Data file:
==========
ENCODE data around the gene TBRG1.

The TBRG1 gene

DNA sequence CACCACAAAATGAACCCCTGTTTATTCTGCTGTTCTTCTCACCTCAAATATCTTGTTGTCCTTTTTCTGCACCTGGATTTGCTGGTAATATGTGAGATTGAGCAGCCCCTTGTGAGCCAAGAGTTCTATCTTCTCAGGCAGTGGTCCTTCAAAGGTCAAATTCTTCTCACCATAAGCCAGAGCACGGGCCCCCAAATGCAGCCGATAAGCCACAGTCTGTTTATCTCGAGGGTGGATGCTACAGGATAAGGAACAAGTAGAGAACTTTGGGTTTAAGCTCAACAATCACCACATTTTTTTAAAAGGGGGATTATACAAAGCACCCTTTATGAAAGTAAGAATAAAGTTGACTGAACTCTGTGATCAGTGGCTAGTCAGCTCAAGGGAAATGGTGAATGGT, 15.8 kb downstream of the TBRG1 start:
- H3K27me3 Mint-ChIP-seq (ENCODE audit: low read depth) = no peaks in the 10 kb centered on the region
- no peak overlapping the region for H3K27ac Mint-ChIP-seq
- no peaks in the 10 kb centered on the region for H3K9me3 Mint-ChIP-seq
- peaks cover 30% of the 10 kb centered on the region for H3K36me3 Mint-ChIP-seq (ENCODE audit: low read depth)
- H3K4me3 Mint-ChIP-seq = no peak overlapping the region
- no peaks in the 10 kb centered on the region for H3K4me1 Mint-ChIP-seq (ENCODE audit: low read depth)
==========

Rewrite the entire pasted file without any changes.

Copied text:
ENCODE data around the gene TBRG1.

The TBRG1 gene

DNA sequence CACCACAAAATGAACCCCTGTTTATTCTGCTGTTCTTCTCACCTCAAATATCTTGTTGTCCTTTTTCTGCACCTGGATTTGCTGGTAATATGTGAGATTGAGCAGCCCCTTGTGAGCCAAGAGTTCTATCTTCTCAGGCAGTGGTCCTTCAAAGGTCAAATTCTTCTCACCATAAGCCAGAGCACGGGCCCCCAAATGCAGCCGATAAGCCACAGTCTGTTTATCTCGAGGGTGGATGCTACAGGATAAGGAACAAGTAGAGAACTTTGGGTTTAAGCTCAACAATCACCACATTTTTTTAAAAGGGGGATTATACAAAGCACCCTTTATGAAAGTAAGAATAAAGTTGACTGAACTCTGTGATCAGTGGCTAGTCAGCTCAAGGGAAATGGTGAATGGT, 15.8 kb downstream of the TBRG1 start:
- H3K27me3 Mint-ChIP-seq (ENCODE audit: low read depth) = no peaks in the 10 kb centered on the region
- no peak overlapping the region for H3K27ac Mint-ChIP-seq
- no peaks in the 10 kb centered on the region for H3K9me3 Mint-ChIP-seq
- peaks cover 30% of the 10 kb centered on the region for H3K36me3 Mint-ChIP-seq (ENCODE audit: low read depth)
- H3K4me3 Mint-ChIP-seq = no peak overlapping the region
- no peaks in the 10 kb centered on the region for H3K4me1 Mint-ChIP-seq (ENCODE audit: low read depth)